Climate change is increasingly damaging the UN's most cherished heritage sites, a leading conservation agency has warned, reporting that Australia's Great Barrier Reef and dozens of other natural wonders are facing severe threats.
Climate change that has led to shrinking glaciers, increasing fires, floods and droughts, and the bleaching of coral reefs are among the troubles facing 83 of the 252 World Heritage Sites listed by Unesco, the UN's cultural agency.
Sixteen World Heritage Sites have deteriorated since the last World Heritage Outlook was released three years ago, while only eight improved, said the International Union for Conservation of Nature, made up of governments and civil society groups and which advises Unesco on natural threats to those sites.
"Natural World Heritage Sites are amongst the world's most precious places, and we owe it to future generations to protect them," IUCN Director-General Bruno Oberle said.
"Climate change is wreaking (havoc) on natural world heritage, from shrinking glaciers to coral bleaching to increasingly frequent and severe fires and droughts."
The report says the Great Barrier Reef, where ocean warming, acidification and extreme weather have added to the coral decline and shrinking marine species populations, was one of four sites in Australia under "very high" threat.
The islands of protected areas in the Gulf of California in Mexico have also entered the "critical" category in the listing. Spain's Garajonay National Park, Olympic National Park in the United States, and Mexico's Monarch Butterfly Biosphere Reserve are among those under "very high" threat, according to the new report.
It said while 63 per cent of the heritage sites were classified as "good" or "good with some concerns," 30 per cent were of "significant concern" and 7 per cent were in "critical" shape.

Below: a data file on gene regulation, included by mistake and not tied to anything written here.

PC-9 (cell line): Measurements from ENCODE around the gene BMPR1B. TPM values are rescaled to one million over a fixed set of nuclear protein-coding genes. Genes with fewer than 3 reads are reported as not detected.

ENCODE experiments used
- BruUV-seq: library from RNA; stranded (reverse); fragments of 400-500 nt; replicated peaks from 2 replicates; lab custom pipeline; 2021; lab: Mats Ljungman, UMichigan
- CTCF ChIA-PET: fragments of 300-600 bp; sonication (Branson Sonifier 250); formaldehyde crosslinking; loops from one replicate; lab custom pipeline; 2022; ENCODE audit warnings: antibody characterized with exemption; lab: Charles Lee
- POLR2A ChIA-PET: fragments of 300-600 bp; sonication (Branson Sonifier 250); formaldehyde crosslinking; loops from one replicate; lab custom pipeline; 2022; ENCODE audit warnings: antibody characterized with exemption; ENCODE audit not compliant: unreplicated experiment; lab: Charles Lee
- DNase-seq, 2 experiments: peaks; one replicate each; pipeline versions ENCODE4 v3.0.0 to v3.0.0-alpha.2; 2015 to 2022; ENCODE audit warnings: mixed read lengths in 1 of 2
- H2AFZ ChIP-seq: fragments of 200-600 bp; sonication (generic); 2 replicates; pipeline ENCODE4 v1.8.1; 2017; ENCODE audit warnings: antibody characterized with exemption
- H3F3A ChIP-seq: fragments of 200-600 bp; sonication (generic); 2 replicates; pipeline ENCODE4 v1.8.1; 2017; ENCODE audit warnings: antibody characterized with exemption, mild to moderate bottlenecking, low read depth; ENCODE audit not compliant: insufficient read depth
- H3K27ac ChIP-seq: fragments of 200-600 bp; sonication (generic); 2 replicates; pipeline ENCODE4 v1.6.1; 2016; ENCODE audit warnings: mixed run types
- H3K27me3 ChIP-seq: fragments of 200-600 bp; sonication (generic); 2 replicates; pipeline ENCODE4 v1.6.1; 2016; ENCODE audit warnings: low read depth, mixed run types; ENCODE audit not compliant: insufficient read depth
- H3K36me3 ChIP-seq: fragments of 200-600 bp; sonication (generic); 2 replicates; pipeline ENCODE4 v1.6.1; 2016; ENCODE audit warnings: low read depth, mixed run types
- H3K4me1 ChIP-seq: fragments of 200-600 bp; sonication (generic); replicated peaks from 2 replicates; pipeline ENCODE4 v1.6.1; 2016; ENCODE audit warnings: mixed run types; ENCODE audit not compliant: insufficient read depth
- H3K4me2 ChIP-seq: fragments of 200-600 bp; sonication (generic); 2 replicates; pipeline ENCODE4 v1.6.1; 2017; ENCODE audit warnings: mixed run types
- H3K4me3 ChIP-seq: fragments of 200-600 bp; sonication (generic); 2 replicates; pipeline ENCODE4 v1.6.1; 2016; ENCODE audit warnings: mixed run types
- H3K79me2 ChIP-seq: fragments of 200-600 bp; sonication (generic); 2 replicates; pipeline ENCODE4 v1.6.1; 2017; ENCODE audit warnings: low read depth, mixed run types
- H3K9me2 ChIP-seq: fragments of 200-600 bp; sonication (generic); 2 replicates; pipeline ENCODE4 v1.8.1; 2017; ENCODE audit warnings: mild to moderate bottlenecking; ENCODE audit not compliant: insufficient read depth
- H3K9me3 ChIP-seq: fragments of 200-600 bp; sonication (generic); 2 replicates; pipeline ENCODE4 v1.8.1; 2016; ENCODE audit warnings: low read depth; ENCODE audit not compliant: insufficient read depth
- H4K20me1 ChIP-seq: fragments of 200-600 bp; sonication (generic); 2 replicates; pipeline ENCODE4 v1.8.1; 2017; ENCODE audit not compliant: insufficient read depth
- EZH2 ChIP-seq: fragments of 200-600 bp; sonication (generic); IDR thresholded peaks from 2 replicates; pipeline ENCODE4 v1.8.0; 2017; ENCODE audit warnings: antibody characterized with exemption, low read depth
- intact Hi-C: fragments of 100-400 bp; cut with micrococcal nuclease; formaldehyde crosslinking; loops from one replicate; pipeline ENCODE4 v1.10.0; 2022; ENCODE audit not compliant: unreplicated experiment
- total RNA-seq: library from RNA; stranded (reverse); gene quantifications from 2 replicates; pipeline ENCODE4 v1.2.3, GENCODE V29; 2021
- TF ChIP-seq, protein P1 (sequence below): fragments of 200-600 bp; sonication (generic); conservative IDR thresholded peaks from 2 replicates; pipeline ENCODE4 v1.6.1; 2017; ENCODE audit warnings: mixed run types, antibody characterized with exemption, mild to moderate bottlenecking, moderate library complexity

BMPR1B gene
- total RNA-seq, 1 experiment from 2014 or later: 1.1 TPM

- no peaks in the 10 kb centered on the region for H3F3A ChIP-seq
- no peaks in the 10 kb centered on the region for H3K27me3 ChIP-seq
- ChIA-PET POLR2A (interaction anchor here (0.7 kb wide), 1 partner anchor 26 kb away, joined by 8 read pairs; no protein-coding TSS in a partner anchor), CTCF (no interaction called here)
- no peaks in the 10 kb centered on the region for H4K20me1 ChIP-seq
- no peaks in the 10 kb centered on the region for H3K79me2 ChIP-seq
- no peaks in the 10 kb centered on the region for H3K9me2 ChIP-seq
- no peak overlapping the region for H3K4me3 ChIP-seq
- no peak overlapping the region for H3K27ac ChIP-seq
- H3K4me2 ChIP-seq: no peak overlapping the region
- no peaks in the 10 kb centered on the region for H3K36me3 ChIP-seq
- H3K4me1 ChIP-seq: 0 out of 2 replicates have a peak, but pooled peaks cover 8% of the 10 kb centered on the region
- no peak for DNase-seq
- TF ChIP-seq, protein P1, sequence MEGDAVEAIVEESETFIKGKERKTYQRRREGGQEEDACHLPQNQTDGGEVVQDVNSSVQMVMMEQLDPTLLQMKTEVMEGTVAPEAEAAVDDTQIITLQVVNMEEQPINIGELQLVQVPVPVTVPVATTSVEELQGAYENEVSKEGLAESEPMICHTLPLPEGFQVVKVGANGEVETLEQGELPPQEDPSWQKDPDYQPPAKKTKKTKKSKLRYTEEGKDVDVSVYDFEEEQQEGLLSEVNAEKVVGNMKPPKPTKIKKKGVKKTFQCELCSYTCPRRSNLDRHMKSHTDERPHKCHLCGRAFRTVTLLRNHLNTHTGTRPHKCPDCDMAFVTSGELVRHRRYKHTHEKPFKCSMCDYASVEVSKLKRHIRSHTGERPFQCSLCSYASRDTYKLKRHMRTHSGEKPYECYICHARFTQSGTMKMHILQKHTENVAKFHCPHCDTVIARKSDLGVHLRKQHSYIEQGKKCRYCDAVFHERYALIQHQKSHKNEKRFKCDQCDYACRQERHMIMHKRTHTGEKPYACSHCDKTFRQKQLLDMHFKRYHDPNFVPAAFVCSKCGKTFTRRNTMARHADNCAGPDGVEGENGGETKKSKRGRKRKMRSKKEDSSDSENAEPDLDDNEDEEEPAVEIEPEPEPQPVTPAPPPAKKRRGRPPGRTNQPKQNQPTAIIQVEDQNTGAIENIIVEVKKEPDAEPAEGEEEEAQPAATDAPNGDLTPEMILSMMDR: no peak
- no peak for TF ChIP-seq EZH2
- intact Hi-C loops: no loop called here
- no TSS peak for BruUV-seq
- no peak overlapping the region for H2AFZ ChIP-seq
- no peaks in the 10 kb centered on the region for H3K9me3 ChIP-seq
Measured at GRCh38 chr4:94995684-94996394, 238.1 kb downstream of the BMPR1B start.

In a difference from the previous two IUCN reports, climate change has eclipsed "invasive alien species" — such as when foreign rodents, fish or plants are transplanted, accidentally or not, to new environments — as the most potent threat against such sites.
Human activities like tourism, hunting and fishing, and livestock grazing have also had an impact.
Climate of emergency
On Wednesday, New Zealand became the 33rd country to acknowledge climate change as a global crisis.
Prime Minister Jacinda Ardern declared a "climate emergency" and gained support of Parliament to pass a motion which would see New Zealand commit to a "carbon-neutral" economy by 2025.
The motion was opposed by National and the Act party; the opposition parties saying they were committed to reducing emissions but that the emergency was disingenuous.
"To declare a climate emergency is nothing but a stunt, it's not a solution," Act spokesperson Simon Court said.
New Zealand's has three Unesco World Heritage Sites: Tongariro National Park; the Sub-Antarctic Islands; and Te Wāhipounamu (encompassing Westland Tai Poutini, Aoraki/Mount Cook, Mount Aspiring and Fiordland national parks).
Previous Unesco State of Conservation reports have identified livestock grazing and water infrastructure as man-made threats. In 2018, a Unesco report said Te Wāhipounamu was expected to lose its glaciers and alpine habitats by 2100 - if the world continued with a projected "high emissions scenario" .
- Associated Press